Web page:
The ACLU-NJ filed a motion in the trial court seeking to reduce the sentence of James Comer who, at the age of 17, was sentenced to serve 75 years in prison, with more than 68 without parole. Mr. Comer received his sentence in 2003 for his role in four robberies and a felony murder as a juvenile, with no consideration given to his youth at the time. Although he was not the one who was alleged to have pulled the trigger, Comer received a longer sentence than his two accomplices, the person who was charged with the murder and the other who was an adult at the time. Comer had no prior adjudications of delinquency and was 17 at the time of the crime, but the judge found no mitigating factors. Life sentences for people under 18 have not been categorically banned, but the Supreme Court of the United States was very clear that such sentences should be exceptional. The motion argued that his sentence is functionally a sentence of life without parole and is therefore cruel and unusual.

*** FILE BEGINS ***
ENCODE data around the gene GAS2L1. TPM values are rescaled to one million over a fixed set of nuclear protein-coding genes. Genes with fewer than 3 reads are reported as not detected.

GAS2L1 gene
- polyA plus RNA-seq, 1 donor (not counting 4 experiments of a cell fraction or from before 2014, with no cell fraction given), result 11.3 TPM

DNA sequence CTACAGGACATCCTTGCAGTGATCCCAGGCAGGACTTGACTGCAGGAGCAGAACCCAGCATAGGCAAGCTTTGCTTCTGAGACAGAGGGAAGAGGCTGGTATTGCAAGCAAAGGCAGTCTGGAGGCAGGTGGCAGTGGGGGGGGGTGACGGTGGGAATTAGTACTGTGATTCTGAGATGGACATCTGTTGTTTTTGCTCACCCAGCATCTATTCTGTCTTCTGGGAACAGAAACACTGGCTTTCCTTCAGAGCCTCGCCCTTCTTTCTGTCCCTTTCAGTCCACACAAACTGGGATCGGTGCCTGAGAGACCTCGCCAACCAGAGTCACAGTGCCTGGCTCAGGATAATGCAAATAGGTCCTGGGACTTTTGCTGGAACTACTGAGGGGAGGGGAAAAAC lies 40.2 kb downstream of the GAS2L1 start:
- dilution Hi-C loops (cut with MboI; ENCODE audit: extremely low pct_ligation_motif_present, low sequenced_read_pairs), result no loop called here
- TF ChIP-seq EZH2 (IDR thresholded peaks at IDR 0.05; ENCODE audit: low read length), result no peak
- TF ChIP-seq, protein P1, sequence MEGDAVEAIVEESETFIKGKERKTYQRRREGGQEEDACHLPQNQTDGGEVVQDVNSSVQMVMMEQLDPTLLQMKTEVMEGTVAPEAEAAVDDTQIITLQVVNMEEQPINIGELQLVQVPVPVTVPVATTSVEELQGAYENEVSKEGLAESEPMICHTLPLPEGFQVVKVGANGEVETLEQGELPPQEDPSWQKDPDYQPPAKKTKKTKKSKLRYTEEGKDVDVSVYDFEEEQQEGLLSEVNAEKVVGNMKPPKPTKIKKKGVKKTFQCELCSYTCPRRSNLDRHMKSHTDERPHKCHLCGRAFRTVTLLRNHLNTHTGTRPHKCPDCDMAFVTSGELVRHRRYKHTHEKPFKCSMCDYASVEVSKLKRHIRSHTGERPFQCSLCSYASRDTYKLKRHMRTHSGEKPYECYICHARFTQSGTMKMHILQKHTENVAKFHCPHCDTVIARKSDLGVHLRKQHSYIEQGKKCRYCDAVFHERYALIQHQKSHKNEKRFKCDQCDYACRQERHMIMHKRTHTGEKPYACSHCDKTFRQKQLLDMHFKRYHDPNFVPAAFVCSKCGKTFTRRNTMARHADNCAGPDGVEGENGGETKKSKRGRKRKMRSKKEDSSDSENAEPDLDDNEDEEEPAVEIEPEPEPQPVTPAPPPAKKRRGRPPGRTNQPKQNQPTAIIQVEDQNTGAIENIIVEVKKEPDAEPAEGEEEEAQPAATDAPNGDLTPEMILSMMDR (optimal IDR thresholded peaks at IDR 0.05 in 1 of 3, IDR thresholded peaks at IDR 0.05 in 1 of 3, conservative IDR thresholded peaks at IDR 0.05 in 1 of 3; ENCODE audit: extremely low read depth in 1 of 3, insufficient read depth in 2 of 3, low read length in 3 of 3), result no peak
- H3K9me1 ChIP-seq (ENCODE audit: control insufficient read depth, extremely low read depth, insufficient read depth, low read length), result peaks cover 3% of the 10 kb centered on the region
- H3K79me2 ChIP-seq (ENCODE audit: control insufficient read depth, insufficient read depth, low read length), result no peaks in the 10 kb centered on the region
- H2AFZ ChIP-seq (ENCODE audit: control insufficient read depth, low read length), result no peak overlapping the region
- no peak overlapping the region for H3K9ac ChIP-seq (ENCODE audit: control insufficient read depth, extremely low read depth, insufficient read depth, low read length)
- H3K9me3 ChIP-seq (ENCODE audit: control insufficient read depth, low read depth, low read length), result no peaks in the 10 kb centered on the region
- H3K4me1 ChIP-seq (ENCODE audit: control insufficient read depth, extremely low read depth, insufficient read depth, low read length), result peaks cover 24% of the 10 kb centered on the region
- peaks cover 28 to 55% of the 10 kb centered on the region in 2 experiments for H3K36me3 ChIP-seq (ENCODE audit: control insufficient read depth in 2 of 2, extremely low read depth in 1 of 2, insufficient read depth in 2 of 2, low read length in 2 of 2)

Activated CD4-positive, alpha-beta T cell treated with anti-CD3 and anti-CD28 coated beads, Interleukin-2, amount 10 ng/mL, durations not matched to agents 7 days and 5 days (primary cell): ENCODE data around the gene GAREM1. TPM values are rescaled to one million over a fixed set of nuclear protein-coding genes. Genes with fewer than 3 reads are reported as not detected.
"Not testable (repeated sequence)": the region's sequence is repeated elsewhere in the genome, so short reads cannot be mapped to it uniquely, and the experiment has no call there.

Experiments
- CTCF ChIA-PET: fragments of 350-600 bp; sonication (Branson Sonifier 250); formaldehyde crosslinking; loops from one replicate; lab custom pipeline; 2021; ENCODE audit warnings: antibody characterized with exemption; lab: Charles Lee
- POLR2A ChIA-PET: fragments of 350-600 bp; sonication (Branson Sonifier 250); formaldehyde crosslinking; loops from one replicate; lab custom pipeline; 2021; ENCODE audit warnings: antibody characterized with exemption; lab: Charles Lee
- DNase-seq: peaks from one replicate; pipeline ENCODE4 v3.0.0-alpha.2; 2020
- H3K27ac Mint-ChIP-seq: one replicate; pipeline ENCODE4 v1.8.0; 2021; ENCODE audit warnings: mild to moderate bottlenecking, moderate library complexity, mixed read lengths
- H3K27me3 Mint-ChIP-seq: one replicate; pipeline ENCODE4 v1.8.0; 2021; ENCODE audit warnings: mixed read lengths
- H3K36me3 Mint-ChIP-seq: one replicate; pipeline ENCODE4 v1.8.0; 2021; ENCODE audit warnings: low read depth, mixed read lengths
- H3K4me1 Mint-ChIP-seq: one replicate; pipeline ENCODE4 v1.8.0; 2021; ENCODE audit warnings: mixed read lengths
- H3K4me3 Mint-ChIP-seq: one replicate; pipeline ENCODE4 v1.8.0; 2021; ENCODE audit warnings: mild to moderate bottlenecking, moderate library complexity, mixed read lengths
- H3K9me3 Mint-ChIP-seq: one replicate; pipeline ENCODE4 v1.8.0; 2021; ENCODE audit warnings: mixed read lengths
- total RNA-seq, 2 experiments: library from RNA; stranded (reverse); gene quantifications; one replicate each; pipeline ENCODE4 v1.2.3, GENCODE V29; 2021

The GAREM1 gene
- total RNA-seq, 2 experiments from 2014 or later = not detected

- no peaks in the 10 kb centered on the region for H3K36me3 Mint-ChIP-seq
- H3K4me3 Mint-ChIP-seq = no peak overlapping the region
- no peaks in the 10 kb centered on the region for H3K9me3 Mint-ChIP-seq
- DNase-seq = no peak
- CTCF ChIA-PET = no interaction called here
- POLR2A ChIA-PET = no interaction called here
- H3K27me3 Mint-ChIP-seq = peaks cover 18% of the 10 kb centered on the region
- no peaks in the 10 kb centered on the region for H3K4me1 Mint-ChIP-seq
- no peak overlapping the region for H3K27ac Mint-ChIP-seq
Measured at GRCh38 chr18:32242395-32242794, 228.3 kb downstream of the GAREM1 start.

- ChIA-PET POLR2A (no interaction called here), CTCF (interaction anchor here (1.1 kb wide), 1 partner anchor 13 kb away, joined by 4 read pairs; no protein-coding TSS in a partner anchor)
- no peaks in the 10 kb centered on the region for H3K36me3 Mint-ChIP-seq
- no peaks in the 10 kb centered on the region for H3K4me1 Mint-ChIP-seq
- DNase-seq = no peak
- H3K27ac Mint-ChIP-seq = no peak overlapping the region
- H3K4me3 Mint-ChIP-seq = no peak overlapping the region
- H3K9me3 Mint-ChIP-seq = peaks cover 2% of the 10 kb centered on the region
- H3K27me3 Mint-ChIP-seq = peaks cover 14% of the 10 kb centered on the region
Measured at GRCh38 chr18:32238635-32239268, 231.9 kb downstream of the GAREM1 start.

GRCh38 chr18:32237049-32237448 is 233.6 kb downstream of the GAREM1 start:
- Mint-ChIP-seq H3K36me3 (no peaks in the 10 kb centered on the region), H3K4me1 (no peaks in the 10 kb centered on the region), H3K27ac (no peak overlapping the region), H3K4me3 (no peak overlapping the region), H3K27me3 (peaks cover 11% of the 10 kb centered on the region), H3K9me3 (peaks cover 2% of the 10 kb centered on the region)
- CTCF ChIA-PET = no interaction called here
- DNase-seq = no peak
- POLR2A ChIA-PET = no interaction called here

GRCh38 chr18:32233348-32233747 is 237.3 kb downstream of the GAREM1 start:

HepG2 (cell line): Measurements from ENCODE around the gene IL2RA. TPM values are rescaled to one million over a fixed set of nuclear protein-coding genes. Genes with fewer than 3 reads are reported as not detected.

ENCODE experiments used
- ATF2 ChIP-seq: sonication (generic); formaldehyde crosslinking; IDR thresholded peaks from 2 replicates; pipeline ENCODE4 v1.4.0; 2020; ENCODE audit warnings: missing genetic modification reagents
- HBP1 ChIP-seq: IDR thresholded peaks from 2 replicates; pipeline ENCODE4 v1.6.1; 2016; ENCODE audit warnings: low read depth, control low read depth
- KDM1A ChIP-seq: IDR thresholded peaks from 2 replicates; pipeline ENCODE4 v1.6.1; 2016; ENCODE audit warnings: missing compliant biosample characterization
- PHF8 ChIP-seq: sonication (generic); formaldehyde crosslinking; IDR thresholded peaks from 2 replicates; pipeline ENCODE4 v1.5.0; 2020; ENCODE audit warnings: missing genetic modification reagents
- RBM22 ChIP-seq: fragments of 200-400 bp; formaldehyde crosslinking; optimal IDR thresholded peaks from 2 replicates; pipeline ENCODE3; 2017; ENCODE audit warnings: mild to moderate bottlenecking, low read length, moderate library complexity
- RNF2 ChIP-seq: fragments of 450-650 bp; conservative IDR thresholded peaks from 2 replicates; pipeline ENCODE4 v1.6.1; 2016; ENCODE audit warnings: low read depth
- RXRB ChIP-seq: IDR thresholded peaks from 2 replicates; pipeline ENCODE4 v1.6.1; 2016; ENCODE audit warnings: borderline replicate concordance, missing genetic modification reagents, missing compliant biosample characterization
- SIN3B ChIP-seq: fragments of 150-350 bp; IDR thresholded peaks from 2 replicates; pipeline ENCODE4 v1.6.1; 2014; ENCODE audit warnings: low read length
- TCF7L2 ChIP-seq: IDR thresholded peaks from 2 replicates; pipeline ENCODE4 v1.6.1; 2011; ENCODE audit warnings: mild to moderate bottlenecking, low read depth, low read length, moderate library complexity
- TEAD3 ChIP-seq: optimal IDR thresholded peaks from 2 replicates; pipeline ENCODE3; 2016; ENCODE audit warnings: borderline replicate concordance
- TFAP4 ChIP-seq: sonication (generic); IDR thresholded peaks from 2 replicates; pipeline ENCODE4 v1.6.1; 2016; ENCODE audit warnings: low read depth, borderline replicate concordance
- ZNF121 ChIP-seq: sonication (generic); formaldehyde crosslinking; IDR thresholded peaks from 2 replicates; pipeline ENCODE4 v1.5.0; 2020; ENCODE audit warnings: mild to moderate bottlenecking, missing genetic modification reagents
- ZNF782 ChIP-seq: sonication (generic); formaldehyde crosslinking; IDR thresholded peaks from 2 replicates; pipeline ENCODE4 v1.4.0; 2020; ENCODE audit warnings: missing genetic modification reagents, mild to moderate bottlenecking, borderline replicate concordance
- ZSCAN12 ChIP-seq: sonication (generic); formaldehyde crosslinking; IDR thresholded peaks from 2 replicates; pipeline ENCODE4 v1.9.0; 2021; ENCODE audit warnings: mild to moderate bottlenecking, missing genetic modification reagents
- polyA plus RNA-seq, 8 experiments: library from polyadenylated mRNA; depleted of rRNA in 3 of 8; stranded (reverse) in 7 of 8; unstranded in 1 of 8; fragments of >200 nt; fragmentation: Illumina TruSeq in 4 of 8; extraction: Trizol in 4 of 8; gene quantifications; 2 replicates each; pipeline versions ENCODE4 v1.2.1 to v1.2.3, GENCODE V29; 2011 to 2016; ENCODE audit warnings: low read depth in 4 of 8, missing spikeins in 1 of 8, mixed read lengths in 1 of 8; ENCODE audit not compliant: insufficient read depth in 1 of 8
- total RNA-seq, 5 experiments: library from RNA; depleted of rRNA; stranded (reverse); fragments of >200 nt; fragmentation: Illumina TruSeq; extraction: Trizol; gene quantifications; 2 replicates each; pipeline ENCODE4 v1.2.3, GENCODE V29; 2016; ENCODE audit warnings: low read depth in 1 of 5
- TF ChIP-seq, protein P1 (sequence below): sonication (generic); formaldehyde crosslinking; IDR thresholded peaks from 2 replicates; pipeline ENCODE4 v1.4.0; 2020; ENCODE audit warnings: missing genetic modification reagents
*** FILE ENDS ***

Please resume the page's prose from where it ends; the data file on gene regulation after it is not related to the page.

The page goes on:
After the trial court held that he was entitled to a limited resentencing, the ACLU-NJ sought Direct Certification to the New Jersey Supreme Court. The Court agreed to take the case and held that, under the State and Federal Constitutions, children sentenced to long prison terms that amount to the factual equivalent of life sentences are entitled to resentencing hearings.
The Court ordered Mr. Comer resentenced.